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[with-stand, with-] /wɪθˈstænd, wɪð-/
verb (used with object), withstood, withstanding.
to stand or hold out against; resist or oppose, especially successfully:
to withstand rust; to withstand the invaders; to withstand temptation.
verb (used without object), withstood, withstanding.
to stand in opposition; resist.
Origin of withstand
before 900; Middle English withstanden, Old English withstandan (see with-, stand); cognate with Old Norse vithstanda; akin to German widerstehen
Related forms
withstander, noun
withstandingness, noun
unwithstanding, adjective
unwithstood, adjective
1. confront, face. See oppose. Unabridged
Based on the Random House Dictionary, © Random House, Inc. 2018.
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Examples from the Web for withstands
Historical Examples
  • It withstands, however, the frosts of winter better than most other grasses.

    Cattle and Their Diseases Robert Jennings
  • It also withstands the frosts remarkably, being a hardy plant.

    Cattle and Their Diseases Robert Jennings
  • It is very elastic and withstands the climate, when seasoned, as well as Teak.

    The Philippine Islands John Foreman
  • But men have a saying, My only delight in being lord is that no one withstands what I say.

  • Now if what he says is good, and no one withstands him, is not that good too?

  • Pitch, it is true, withstands water, but it also invites the flame.

  • Its great virtue is that it withstands a soil largely composed of lime.

    The Grapes of New York U. P. Hedrick
  • It withstands change and time and many a coercive intimation.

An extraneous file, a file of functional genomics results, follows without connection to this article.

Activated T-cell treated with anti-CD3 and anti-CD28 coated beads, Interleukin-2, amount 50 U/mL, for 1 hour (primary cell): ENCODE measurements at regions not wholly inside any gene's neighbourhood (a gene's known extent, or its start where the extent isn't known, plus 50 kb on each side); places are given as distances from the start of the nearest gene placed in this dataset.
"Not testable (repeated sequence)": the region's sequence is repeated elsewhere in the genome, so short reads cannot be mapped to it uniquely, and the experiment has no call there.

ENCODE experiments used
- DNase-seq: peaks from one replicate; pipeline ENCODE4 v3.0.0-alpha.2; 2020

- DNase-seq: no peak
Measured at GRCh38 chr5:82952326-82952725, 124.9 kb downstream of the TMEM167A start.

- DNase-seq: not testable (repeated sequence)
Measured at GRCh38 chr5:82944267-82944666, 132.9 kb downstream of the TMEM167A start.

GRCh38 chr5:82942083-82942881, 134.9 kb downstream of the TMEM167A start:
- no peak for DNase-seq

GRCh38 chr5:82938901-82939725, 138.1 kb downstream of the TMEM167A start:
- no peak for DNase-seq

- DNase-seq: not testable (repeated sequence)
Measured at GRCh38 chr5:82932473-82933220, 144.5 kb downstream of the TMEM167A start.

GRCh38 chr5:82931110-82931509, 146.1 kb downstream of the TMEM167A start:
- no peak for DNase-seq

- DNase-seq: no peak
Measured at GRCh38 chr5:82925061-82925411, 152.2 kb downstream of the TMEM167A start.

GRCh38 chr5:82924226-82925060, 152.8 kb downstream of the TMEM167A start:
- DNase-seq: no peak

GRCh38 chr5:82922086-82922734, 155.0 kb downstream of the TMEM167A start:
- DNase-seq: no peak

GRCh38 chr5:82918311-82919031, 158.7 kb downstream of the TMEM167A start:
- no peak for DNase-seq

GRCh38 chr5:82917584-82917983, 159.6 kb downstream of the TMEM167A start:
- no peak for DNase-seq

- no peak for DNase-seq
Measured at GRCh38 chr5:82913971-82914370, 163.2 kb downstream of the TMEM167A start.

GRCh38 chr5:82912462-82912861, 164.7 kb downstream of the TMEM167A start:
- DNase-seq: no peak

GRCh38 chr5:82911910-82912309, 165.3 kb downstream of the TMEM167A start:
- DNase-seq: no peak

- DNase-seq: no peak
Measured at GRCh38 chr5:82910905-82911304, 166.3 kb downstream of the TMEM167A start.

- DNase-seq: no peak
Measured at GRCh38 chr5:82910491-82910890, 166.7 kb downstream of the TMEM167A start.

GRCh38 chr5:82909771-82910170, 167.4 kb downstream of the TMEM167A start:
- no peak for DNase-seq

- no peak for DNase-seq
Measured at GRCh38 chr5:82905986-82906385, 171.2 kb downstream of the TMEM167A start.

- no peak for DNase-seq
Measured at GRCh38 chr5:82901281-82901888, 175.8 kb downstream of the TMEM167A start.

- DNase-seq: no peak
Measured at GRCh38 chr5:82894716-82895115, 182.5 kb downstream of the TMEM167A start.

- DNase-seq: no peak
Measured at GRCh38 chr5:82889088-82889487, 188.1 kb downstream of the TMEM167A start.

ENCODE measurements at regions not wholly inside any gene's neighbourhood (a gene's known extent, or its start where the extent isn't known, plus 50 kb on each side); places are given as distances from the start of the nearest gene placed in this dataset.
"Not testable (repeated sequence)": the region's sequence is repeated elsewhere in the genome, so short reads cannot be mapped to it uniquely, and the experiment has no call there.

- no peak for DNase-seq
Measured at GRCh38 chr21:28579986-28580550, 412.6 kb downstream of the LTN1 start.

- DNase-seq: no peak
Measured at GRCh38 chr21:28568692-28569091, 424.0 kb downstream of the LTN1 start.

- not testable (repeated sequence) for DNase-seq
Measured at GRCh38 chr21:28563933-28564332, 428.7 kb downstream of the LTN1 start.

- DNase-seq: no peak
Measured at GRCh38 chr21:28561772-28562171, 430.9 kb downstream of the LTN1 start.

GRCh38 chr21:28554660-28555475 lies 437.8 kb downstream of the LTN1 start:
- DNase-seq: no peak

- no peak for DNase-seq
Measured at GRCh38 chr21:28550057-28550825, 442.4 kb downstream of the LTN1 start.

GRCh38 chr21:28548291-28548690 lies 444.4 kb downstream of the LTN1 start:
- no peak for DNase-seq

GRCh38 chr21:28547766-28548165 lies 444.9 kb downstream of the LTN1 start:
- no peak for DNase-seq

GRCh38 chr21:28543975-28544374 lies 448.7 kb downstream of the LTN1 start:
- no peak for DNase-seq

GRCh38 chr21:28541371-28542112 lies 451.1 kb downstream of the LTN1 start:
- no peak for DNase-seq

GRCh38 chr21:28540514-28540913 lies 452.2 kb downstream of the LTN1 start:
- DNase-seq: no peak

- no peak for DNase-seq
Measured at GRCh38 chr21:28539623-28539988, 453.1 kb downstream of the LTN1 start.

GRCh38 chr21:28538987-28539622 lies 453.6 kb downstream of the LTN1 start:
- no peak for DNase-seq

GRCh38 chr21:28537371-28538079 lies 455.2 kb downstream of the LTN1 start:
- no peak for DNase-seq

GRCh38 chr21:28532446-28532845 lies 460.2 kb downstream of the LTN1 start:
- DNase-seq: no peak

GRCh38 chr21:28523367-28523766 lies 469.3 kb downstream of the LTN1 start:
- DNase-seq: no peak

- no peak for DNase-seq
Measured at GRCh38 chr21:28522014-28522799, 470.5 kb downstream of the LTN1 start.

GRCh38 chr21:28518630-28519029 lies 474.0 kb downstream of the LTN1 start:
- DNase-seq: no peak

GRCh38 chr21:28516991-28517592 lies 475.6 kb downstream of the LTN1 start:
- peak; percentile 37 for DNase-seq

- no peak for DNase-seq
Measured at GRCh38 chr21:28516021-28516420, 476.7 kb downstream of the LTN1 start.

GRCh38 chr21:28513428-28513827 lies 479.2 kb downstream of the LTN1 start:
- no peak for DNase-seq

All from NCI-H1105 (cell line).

The Ordeal Charles Egbert Craddock
  • The grape, as a rule, withstands drought very well, several species growing wild on the desert's edge.

  • The bloom is very hardy, and withstands the night frosts of spring better than most other varieties.

    British Pomology Robert Hogg
British Dictionary definitions for withstands


verb -stands, -standing, -stood
(transitive) to stand up to forcefully; resist
(intransitive) to remain firm in endurance or opposition
Derived Forms
withstander, noun
Collins English Dictionary - Complete & Unabridged 2012 Digital Edition
© William Collins Sons & Co. Ltd. 1979, 1986 © HarperCollins
Publishers 1998, 2000, 2003, 2005, 2006, 2007, 2009, 2012
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Word Origin and History for withstands



Old English wiðstandan, from wið "against" (see with) + standan "to stand" (see stand (v.)); perhaps a loan-translation of Latin resistere "to resist" (see resist). Cf. Old Norse viðstanda, Old Frisian withstonda, Old High German widarstan. In 14c. and early 15c., withsit was in use with the same meaning. Related: Withstood; withstanding.

Online Etymology Dictionary, © 2010 Douglas Harper
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